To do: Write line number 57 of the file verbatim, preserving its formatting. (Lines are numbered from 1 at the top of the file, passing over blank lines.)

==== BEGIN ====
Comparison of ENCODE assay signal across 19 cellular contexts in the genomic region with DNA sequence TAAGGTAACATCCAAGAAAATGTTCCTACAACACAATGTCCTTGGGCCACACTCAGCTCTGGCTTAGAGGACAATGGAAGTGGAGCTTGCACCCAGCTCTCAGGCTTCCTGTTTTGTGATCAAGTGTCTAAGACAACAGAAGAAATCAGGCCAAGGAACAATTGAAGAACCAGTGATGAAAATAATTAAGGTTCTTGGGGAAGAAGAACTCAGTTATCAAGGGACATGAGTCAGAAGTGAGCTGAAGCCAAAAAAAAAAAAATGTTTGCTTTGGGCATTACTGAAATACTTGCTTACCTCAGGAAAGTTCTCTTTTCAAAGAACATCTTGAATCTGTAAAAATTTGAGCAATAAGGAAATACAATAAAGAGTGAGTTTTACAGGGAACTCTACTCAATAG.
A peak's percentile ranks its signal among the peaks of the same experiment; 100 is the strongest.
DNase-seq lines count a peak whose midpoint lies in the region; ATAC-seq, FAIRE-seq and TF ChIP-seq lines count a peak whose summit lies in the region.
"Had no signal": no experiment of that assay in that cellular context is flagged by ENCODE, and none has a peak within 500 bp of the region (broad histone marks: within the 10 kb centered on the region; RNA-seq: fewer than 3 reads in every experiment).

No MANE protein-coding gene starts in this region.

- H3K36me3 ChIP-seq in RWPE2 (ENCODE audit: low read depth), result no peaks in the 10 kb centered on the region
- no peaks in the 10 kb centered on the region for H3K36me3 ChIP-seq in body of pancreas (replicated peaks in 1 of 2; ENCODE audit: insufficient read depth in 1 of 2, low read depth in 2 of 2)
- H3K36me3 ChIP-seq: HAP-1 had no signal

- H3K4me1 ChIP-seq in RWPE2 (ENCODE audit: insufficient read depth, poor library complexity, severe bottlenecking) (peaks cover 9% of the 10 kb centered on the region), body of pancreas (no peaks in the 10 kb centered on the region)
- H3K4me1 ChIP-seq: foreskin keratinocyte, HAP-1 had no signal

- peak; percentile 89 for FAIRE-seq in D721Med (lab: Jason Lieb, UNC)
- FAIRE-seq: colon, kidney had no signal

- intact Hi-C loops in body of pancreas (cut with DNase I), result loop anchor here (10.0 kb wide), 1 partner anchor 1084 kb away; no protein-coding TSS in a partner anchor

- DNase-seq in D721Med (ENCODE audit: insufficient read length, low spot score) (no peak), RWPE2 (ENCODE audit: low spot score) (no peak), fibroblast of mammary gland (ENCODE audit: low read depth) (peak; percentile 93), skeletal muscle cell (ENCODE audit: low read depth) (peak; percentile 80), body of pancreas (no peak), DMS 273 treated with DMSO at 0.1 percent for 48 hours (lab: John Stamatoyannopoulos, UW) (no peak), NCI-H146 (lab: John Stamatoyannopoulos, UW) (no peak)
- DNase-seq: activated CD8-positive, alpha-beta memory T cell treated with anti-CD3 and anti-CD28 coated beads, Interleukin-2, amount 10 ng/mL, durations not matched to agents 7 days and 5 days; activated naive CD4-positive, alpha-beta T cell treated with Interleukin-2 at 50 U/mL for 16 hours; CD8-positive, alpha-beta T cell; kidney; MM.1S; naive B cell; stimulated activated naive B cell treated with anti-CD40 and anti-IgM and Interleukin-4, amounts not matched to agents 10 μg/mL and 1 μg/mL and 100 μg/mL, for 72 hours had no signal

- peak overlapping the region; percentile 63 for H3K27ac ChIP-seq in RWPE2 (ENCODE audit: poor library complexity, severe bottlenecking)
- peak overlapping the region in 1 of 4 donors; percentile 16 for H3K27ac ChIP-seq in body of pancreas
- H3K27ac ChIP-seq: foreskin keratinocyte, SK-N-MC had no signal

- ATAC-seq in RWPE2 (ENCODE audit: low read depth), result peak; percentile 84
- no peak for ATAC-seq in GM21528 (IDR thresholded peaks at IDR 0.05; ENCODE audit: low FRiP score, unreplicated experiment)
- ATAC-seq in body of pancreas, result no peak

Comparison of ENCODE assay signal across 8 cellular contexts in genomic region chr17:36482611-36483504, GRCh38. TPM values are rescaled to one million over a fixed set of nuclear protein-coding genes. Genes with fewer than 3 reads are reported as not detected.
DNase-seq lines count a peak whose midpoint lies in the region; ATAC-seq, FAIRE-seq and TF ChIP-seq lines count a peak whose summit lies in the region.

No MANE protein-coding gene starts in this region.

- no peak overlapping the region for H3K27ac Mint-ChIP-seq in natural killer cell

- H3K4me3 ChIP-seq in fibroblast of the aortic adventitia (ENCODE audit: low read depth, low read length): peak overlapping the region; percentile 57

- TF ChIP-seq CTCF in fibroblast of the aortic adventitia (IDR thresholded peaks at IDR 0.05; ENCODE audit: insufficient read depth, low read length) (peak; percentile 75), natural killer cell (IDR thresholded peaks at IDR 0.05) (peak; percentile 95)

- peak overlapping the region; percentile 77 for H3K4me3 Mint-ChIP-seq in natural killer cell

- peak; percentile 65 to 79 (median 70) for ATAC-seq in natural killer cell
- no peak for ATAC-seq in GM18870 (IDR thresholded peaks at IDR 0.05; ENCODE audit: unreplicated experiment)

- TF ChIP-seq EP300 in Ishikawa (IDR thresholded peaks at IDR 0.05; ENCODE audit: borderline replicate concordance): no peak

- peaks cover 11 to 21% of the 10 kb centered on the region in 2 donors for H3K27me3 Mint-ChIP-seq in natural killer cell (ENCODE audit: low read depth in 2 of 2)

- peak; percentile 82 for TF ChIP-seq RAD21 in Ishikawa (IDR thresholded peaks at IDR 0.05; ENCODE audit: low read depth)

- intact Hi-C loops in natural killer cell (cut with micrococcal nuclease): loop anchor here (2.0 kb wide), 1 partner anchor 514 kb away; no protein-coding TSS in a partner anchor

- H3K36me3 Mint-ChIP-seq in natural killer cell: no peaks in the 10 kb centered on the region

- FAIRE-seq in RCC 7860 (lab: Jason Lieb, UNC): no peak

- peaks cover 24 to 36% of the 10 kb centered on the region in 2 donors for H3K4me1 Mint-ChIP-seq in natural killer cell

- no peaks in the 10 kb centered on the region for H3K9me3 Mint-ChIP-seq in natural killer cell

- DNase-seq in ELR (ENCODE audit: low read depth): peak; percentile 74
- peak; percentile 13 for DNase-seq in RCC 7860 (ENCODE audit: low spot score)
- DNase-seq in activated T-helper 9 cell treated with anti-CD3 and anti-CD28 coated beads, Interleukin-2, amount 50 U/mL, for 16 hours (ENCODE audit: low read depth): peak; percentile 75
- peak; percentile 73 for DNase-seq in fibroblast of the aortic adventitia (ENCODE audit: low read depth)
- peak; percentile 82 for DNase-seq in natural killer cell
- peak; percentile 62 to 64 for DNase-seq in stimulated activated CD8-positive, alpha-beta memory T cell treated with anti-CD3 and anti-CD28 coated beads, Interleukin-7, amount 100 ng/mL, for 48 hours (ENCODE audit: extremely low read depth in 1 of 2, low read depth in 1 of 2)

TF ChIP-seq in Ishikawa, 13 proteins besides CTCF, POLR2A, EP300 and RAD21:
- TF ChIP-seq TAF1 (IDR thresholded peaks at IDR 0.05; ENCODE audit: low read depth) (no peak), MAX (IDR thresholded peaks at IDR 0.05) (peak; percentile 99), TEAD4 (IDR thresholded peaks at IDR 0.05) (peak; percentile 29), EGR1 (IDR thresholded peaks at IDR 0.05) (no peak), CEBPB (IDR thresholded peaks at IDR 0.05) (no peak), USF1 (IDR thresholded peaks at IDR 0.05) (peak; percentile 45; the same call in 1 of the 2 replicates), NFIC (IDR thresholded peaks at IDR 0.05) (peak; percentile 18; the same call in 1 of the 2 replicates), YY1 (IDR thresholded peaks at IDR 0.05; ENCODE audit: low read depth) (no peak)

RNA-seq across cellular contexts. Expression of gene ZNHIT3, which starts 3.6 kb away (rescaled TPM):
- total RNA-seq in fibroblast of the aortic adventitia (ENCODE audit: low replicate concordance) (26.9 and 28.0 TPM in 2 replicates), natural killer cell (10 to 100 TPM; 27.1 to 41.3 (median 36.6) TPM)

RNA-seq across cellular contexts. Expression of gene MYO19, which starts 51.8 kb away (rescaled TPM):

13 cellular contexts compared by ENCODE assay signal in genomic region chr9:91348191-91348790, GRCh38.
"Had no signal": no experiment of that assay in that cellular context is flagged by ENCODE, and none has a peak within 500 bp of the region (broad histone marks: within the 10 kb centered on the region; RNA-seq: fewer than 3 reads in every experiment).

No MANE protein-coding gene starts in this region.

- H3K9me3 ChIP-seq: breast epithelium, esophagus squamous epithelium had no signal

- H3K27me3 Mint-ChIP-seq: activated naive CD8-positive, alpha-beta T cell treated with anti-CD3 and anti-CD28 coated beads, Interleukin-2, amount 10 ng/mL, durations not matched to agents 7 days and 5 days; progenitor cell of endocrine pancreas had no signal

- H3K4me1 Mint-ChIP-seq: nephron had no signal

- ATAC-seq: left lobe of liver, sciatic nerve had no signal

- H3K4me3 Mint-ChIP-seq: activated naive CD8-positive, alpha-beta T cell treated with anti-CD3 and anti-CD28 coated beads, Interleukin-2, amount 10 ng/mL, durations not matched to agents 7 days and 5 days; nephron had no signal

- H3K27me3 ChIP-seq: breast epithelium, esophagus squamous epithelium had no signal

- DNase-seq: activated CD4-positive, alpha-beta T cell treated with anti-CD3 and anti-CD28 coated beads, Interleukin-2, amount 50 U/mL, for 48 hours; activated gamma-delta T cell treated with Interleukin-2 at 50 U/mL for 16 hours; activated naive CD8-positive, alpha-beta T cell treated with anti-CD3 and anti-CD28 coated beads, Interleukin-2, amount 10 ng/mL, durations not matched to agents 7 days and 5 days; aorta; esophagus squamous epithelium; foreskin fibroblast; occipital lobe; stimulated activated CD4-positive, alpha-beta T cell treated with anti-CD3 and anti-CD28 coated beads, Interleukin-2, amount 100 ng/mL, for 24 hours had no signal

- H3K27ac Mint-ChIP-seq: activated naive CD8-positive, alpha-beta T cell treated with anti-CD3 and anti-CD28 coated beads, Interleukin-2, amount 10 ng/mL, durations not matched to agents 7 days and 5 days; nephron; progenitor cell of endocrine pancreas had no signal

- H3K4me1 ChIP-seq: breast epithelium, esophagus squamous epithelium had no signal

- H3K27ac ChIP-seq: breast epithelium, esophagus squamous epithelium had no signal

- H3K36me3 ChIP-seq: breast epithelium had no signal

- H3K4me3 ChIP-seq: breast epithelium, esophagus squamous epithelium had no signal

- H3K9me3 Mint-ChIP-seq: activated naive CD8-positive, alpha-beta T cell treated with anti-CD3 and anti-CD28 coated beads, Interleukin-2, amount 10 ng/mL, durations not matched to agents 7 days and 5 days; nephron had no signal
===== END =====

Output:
- H3K4me3 Mint-ChIP-seq: activated naive CD8-positive, alpha-beta T cell treated with anti-CD3 and anti-CD28 coated beads, Interleukin-2, amount 10 ng/mL, durations not matched to agents 7 days and 5 days; nephron had no signal